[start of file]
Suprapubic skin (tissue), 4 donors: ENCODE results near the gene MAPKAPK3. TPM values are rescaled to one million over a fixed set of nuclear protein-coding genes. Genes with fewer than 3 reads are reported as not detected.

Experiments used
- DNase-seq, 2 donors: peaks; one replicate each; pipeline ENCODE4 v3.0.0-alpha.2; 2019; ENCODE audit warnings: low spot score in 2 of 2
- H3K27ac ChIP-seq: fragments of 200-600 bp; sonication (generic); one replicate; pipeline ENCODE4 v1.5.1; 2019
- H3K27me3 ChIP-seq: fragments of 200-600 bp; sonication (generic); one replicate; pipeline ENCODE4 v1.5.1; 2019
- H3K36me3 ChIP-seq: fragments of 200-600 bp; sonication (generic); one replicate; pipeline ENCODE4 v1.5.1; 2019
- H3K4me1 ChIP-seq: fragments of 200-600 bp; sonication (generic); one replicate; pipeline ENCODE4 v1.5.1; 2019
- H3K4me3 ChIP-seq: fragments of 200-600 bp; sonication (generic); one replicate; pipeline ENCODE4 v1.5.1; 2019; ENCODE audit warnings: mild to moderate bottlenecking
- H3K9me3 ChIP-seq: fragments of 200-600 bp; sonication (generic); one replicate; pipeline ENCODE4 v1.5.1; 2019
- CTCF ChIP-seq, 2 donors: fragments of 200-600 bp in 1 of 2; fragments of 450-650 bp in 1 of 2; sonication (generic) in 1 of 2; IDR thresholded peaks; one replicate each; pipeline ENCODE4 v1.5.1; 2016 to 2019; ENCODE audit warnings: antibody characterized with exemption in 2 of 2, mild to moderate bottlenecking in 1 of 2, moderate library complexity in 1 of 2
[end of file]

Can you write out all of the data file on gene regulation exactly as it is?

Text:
Suprapubic skin (tissue), 4 donors: ENCODE results near the gene MAPKAPK3. TPM values are rescaled to one million over a fixed set of nuclear protein-coding genes. Genes with fewer than 3 reads are reported as not detected.

Experiments used
- DNase-seq, 2 donors: peaks; one replicate each; pipeline ENCODE4 v3.0.0-alpha.2; 2019; ENCODE audit warnings: low spot score in 2 of 2
- H3K27ac ChIP-seq: fragments of 200-600 bp; sonication (generic); one replicate; pipeline ENCODE4 v1.5.1; 2019
- H3K27me3 ChIP-seq: fragments of 200-600 bp; sonication (generic); one replicate; pipeline ENCODE4 v1.5.1; 2019
- H3K36me3 ChIP-seq: fragments of 200-600 bp; sonication (generic); one replicate; pipeline ENCODE4 v1.5.1; 2019
- H3K4me1 ChIP-seq: fragments of 200-600 bp; sonication (generic); one replicate; pipeline ENCODE4 v1.5.1; 2019
- H3K4me3 ChIP-seq: fragments of 200-600 bp; sonication (generic); one replicate; pipeline ENCODE4 v1.5.1; 2019; ENCODE audit warnings: mild to moderate bottlenecking
- H3K9me3 ChIP-seq: fragments of 200-600 bp; sonication (generic); one replicate; pipeline ENCODE4 v1.5.1; 2019
- CTCF ChIP-seq, 2 donors: fragments of 200-600 bp in 1 of 2; fragments of 450-650 bp in 1 of 2; sonication (generic) in 1 of 2; IDR thresholded peaks; one replicate each; pipeline ENCODE4 v1.5.1; 2016 to 2019; ENCODE audit warnings: antibody characterized with exemption in 2 of 2, mild to moderate bottlenecking in 1 of 2, moderate library complexity in 1 of 2